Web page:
The first piece of beginning a debt-free journey is to create a budget and stick to it- which is the hardest part in my opinion. Even if you aren’t following a plan to become debt-free, following a budget is beneficial to be in control of your money and to know where your money is going.

1. List all of the income you expect for the entire month.

  • Add all of your income together to have an income total for the month. If you have an irregular monthly income, estimate how much you make per month and you should set up a budget using your lowest monthly income estimate. Have a plan for any extra income you may make within the month (ex: put any extra in savings, or apply extra to a loan.)
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How to Prepare for Unexpected Expenses

It isn't a matter of if unexpected expenses will happen, but more of a matter of when. Cars need repair, appliances break, unexpected doctor or vet visits etc. This is how we prepare for an unexpected expense following Dave Ramsey. #Daveramsey #emergencyfund #budget #debtfree #money #financialpeace

I recently read an article that stated that 78% of Americans live paycheck to paycheck. 78%!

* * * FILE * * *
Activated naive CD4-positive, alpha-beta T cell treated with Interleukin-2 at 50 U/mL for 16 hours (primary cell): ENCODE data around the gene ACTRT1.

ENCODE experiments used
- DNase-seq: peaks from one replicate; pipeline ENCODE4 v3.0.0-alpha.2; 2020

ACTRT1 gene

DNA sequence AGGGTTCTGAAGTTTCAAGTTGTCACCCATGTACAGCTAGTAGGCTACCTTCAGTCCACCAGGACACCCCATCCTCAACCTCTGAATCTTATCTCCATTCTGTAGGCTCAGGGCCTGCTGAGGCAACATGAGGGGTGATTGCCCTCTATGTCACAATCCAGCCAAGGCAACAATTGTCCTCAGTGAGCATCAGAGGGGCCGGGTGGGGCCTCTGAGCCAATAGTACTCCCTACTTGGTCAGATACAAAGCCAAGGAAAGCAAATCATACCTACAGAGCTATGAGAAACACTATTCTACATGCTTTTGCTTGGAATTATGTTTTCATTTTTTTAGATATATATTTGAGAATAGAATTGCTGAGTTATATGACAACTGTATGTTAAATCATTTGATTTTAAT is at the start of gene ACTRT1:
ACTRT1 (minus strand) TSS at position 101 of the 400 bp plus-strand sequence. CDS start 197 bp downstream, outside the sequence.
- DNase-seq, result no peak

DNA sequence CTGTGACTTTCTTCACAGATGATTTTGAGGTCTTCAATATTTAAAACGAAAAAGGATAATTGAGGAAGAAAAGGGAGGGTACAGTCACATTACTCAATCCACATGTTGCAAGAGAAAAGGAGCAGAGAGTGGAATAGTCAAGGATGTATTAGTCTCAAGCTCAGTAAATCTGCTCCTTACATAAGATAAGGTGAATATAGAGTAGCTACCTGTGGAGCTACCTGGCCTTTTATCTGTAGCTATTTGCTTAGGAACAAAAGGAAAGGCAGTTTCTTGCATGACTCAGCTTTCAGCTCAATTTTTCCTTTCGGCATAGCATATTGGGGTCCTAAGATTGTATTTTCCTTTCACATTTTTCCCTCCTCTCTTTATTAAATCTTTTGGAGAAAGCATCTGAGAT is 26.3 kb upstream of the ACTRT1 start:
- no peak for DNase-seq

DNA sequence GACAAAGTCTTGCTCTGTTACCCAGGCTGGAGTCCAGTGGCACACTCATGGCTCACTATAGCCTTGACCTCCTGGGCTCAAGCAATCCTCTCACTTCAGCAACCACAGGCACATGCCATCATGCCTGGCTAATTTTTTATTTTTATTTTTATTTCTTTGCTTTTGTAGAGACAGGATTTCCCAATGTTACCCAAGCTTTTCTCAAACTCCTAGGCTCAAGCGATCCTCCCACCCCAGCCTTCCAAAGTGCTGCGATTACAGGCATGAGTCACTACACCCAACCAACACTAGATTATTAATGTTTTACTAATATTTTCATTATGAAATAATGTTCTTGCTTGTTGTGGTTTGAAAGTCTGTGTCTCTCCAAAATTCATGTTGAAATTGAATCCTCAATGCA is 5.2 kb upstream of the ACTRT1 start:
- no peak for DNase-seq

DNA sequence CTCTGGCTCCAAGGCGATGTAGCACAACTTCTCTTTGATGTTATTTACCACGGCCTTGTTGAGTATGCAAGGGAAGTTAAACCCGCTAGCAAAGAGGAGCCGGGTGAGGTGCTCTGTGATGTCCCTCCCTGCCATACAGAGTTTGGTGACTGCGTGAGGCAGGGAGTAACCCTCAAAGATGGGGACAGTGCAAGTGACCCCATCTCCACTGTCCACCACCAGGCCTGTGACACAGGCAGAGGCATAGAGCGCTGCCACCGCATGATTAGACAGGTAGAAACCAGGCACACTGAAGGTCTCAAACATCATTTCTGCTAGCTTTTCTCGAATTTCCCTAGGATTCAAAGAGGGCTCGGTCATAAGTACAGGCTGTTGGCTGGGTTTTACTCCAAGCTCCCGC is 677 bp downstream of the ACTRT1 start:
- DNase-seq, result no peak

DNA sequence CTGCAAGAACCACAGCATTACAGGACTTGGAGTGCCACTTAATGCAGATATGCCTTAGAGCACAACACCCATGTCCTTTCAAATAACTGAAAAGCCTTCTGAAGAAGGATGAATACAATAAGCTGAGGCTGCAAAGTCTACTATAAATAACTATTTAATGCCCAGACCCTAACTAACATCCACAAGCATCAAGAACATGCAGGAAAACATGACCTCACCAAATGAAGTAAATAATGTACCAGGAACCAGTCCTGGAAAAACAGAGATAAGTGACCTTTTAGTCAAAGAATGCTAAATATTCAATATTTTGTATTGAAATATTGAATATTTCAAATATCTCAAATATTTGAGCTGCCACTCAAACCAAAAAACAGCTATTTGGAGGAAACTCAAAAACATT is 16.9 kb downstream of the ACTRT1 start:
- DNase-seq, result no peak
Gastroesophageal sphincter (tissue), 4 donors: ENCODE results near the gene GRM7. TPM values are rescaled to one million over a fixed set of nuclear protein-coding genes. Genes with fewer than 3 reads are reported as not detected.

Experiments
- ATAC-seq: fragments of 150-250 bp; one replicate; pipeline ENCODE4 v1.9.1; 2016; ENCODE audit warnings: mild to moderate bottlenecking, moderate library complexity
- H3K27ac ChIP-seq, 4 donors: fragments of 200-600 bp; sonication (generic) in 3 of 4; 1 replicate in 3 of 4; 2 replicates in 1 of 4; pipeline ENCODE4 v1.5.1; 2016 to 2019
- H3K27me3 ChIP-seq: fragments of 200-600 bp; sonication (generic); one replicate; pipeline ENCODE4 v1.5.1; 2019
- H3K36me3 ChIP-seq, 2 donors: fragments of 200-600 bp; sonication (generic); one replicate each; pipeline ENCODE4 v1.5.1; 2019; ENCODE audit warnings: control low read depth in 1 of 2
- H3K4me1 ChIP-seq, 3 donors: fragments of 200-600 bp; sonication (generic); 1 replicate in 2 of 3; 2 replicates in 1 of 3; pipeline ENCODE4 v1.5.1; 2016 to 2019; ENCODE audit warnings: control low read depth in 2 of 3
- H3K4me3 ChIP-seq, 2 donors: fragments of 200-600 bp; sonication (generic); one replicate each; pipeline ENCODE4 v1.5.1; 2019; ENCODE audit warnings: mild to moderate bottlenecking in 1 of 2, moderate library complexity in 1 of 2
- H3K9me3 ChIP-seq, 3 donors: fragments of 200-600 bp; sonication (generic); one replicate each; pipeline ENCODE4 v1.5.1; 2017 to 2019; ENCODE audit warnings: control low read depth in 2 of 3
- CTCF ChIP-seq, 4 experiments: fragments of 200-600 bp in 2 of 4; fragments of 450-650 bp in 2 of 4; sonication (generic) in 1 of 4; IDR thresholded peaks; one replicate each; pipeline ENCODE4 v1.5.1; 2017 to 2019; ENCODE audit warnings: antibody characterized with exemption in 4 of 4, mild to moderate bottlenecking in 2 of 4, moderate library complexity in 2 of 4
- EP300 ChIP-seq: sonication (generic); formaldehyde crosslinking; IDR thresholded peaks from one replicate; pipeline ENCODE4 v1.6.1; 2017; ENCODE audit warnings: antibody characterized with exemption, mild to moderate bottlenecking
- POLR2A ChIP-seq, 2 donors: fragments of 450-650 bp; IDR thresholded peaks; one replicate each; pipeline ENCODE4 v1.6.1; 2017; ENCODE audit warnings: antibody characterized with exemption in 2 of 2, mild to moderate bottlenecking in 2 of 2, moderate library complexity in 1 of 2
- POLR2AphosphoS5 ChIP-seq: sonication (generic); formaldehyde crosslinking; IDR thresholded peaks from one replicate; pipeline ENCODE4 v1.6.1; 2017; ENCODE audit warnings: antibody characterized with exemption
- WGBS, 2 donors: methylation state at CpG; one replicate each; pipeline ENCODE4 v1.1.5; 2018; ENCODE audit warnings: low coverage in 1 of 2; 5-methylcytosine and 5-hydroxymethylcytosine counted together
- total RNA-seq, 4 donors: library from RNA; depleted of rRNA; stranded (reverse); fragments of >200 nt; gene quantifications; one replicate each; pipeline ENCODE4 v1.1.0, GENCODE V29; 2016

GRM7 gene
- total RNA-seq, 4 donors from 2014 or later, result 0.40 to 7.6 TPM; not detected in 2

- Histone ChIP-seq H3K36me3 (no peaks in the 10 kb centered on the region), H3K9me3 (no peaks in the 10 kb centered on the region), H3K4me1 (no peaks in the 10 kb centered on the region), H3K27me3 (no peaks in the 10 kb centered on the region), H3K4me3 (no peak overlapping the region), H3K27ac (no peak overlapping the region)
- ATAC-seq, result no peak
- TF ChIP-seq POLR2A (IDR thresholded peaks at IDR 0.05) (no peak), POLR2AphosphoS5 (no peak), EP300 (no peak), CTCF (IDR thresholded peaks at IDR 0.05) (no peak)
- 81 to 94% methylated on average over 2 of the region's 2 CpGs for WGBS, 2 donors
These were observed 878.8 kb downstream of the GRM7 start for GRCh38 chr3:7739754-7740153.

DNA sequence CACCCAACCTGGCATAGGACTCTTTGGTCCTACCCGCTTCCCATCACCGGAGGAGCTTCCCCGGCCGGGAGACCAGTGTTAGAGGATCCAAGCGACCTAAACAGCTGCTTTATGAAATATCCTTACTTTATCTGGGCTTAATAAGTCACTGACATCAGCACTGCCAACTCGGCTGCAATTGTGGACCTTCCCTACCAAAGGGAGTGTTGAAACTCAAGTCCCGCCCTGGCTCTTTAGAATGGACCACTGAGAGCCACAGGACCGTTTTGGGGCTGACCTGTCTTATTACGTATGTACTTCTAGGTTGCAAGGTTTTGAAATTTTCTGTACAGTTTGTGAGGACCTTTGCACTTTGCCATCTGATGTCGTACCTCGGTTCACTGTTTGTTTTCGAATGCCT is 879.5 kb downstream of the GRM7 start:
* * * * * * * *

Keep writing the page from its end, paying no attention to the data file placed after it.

That means 78% of people couldn’t make ends meet for more than a few weeks if they lost their job. That’s eye opening to me. My husband and I have been following Dave Ramsey’s baby steps for a little over a year. If you are unfamiliar with Dave Ramsey, he teaches people how to create a budget, pay off debt and build wealth. This can be achieved by following his baby steps. Baby step 1 is to save $1000 for an emergency fund, which is so important to help prepare for unexpected expenses.

Dave talks about the law of Murphy: that is if something can go wrong, it will. It is not intended to be negative, but it is just a fact that is better to be prepared for. Cars need repair, appliances break, unexpected emergency room visits etc. One way we prepare for an unexpected expense is to have an emergency fund.